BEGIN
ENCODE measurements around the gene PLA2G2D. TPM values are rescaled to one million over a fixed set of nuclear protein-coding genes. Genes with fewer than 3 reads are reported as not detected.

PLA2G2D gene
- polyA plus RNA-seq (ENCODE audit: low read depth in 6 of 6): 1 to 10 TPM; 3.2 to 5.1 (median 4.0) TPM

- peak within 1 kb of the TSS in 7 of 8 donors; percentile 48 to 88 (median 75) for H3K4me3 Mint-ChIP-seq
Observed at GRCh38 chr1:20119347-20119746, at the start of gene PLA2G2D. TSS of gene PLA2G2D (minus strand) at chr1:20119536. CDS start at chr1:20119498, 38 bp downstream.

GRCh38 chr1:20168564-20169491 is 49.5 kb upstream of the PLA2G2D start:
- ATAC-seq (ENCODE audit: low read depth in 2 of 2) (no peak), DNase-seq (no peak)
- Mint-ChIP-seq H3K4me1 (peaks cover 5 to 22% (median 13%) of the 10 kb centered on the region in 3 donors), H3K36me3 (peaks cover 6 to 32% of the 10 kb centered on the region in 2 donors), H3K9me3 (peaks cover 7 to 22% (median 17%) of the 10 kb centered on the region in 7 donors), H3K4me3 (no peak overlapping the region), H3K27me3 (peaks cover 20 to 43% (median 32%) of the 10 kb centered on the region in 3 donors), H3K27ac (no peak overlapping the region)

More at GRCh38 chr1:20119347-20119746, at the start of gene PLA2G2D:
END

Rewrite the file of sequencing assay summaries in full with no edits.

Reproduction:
ENCODE measurements around the gene PLA2G2D. TPM values are rescaled to one million over a fixed set of nuclear protein-coding genes. Genes with fewer than 3 reads are reported as not detected.

PLA2G2D gene
- polyA plus RNA-seq (ENCODE audit: low read depth in 6 of 6): 1 to 10 TPM; 3.2 to 5.1 (median 4.0) TPM

- peak within 1 kb of the TSS in 7 of 8 donors; percentile 48 to 88 (median 75) for H3K4me3 Mint-ChIP-seq
Observed at GRCh38 chr1:20119347-20119746, at the start of gene PLA2G2D. TSS of gene PLA2G2D (minus strand) at chr1:20119536. CDS start at chr1:20119498, 38 bp downstream.

GRCh38 chr1:20168564-20169491 is 49.5 kb upstream of the PLA2G2D start:
- ATAC-seq (ENCODE audit: low read depth in 2 of 2) (no peak), DNase-seq (no peak)
- Mint-ChIP-seq H3K4me1 (peaks cover 5 to 22% (median 13%) of the 10 kb centered on the region in 3 donors), H3K36me3 (peaks cover 6 to 32% of the 10 kb centered on the region in 2 donors), H3K9me3 (peaks cover 7 to 22% (median 17%) of the 10 kb centered on the region in 7 donors), H3K4me3 (no peak overlapping the region), H3K27me3 (peaks cover 20 to 43% (median 32%) of the 10 kb centered on the region in 3 donors), H3K27ac (no peak overlapping the region)

More at GRCh38 chr1:20119347-20119746, at the start of gene PLA2G2D: